Washington, D.C. - "Let them fail," says Libertarian Party spokesperson Andrew Davis, referring to the mortgage institutions Freddie Mac and Fannie Mae, who the Bush administration has said it plans to rescue from financial collapse.
"Let them fail, and let them learn from their mistakes on their own dime," says Davis. "Bailing out these two institutions will only delay the inevitable outcome of any financial firm insulated from the market by government backing. The long run damage of continuing a policy of bailouts far exceeds any short term woes in letting the market consume failing institutions." ...
"It's like giving more candy to problem children," says Davis. "Lenders should recognize that there are repercussions for risky loans, and borrowers should realize that there are consequences for taking loans they can't repay. If it's financial collapse, or having your house foreclosed--so be it. It's bad economics to remove the incentives, even if they are negative, which encourage sensible and responsible decisions."
Now, before (or at least shortly after) you say "That's crazy and would lead to catastrophic economic consequences not seen since the Great Depression," consider this from The Financial Times:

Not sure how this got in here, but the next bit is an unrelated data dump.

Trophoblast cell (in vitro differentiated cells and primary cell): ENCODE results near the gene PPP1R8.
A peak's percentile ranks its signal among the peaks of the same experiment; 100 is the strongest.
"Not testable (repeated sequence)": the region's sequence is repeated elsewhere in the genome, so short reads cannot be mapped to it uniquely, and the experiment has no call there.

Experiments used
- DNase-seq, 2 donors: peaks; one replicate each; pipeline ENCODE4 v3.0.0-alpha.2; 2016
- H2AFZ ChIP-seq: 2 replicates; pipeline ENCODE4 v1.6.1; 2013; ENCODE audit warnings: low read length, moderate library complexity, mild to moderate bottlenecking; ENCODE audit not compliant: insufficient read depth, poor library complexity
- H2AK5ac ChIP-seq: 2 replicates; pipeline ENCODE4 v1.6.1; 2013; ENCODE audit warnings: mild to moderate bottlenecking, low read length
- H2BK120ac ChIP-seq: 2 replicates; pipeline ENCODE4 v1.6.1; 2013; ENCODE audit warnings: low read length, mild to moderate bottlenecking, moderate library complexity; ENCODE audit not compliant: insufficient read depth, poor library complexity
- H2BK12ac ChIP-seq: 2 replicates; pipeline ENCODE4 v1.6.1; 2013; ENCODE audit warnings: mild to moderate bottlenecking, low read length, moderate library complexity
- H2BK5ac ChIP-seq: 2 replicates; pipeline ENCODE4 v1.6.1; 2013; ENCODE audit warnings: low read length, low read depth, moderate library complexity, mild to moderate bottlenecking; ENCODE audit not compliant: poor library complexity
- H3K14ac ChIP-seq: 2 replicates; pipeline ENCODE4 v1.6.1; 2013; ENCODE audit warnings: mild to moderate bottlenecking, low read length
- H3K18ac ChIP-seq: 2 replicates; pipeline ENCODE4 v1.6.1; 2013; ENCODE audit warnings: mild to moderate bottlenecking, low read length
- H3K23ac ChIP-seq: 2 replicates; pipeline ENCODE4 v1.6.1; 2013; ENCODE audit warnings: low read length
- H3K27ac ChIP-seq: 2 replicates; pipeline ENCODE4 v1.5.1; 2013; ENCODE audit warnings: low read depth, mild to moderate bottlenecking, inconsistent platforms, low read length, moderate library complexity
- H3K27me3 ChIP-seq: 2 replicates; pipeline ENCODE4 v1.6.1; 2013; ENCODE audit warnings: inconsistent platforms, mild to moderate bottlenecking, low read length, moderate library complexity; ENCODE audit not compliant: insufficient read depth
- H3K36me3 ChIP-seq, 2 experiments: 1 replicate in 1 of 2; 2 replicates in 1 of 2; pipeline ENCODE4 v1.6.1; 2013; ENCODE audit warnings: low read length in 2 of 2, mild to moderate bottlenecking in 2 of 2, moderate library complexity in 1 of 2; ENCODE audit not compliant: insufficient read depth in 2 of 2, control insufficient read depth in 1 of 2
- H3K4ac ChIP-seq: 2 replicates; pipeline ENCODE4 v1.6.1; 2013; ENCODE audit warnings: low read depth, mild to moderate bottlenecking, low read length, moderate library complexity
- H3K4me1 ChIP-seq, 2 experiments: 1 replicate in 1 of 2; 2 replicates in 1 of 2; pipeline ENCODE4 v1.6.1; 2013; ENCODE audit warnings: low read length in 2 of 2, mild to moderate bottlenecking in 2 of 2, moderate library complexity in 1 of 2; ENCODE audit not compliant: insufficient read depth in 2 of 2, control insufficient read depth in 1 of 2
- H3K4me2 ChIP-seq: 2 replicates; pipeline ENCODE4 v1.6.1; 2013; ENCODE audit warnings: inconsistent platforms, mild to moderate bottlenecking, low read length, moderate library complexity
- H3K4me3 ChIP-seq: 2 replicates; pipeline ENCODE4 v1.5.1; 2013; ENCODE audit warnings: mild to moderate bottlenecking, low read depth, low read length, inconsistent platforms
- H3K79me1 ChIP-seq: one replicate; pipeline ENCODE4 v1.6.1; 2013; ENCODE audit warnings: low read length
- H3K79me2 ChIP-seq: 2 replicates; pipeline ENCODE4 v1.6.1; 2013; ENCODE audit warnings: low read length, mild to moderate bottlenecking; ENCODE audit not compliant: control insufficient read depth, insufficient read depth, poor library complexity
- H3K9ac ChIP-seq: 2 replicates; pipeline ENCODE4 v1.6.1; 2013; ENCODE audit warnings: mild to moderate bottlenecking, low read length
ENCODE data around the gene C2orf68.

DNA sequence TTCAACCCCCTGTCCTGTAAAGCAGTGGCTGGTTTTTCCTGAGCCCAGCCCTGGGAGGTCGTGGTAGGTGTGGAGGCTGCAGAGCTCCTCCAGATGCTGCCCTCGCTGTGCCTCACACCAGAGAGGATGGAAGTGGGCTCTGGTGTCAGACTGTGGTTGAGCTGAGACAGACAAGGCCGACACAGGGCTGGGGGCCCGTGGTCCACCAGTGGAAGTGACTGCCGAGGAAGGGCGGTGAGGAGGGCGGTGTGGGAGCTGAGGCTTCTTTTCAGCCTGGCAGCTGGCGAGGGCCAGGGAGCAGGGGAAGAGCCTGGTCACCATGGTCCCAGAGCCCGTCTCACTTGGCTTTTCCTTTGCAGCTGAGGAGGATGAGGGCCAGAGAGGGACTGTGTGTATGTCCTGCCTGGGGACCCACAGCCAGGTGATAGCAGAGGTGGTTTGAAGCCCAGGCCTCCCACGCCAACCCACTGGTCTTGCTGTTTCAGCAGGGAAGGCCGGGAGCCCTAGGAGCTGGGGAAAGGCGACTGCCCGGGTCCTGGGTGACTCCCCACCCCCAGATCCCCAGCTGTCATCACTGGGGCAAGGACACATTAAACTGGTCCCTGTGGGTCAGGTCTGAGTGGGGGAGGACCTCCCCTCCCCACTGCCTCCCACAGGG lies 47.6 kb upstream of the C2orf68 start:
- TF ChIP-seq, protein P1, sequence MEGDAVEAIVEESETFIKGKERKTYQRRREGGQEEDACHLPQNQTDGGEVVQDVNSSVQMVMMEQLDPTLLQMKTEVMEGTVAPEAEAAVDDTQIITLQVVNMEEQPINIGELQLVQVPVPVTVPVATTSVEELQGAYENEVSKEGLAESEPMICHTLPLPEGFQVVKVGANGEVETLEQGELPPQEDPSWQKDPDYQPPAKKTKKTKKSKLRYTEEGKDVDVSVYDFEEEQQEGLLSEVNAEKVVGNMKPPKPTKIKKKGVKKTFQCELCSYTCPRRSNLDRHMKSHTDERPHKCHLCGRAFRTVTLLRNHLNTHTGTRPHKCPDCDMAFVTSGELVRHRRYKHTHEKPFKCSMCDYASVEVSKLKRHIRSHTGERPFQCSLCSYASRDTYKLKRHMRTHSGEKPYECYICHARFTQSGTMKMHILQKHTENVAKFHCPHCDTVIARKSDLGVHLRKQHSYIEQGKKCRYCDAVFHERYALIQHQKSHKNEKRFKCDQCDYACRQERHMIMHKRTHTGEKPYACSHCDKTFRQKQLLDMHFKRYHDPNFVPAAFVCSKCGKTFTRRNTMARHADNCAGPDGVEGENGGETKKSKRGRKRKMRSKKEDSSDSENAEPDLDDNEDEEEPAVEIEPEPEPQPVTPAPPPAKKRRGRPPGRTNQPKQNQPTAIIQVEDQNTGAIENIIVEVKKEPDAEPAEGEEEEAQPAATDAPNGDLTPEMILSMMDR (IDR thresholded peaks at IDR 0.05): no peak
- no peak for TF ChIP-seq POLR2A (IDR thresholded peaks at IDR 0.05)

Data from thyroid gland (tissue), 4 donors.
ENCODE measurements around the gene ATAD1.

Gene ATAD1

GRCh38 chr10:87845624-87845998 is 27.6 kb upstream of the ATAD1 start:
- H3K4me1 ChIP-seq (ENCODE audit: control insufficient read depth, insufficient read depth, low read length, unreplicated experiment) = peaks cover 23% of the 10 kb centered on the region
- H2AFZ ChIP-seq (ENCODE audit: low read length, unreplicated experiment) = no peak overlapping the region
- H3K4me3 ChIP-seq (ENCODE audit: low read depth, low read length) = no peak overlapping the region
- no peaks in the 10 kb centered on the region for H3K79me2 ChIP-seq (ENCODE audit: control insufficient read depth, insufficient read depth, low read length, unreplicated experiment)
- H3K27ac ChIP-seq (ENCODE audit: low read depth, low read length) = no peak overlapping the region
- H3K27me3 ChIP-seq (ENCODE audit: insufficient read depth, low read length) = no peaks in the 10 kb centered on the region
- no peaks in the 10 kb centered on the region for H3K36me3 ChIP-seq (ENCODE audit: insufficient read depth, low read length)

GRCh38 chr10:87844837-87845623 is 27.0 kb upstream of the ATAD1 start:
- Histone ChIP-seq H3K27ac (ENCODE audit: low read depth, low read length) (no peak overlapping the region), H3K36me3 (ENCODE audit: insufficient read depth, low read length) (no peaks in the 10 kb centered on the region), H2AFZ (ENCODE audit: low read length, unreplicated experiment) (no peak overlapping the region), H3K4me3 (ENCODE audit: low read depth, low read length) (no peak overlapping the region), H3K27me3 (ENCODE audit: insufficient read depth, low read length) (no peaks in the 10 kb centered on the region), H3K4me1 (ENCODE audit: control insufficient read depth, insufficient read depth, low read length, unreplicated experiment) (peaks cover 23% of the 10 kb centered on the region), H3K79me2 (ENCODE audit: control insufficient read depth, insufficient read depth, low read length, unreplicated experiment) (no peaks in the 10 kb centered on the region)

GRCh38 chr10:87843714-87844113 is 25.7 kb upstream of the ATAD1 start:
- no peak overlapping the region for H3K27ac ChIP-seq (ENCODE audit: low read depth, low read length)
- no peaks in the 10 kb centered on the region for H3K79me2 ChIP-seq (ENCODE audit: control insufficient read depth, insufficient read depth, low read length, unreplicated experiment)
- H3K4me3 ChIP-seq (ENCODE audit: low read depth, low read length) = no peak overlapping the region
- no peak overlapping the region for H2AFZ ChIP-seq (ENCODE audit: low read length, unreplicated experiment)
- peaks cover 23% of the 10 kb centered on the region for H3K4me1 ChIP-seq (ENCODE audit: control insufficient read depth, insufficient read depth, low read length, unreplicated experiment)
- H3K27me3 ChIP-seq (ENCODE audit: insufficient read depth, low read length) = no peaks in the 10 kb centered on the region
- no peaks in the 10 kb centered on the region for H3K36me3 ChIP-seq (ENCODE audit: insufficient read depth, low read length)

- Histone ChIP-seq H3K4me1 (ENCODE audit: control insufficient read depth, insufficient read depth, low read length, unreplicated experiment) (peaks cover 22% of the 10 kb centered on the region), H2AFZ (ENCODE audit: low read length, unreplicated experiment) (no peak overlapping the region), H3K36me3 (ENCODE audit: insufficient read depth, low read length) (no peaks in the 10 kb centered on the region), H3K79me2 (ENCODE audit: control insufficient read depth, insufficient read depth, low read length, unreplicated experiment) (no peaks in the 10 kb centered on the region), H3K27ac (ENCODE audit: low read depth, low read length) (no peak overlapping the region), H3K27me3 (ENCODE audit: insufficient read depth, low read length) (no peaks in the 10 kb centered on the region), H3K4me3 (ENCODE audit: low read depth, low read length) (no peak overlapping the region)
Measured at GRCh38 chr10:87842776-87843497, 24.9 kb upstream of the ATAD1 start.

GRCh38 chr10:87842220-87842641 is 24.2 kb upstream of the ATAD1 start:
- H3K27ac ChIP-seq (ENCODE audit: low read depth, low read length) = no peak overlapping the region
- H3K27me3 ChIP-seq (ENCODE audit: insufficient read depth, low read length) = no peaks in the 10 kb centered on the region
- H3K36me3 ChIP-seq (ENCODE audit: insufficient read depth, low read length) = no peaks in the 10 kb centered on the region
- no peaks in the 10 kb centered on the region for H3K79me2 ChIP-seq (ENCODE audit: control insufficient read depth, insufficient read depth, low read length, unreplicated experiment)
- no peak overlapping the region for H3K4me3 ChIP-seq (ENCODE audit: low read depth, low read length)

The current structure for Fannie and Freddie is unsustainable. The GSEs are poorly regulated. They have given successive US governments an incentive to keep the housing market inflated. They socialise their risks and privatise their profits. Having saved the GSEs this weekend, policymakers should aim to bring about a decent burial for Freddie and Fannie.
They could be broken up into small pieces and privatised. A rump could be retained by the Treasury as a small counter-cyclical mortgage liquidity vehicle. The process might involve a period of nationalisation. This could mean the GSEs’ vast debts would be moved on to the public balance sheet. However, this is unimportant. It would be a cosmetic change; the government is already backing them; it is absurd that they are not now on the books.
Those guys aren't idiots. I, however, am. And even I want to know how we managed to get ourselves into a situation where two entities own or guarantee nearly half of the country's mortgages.
That sounds an awful lot like putting all your eggs in one basket.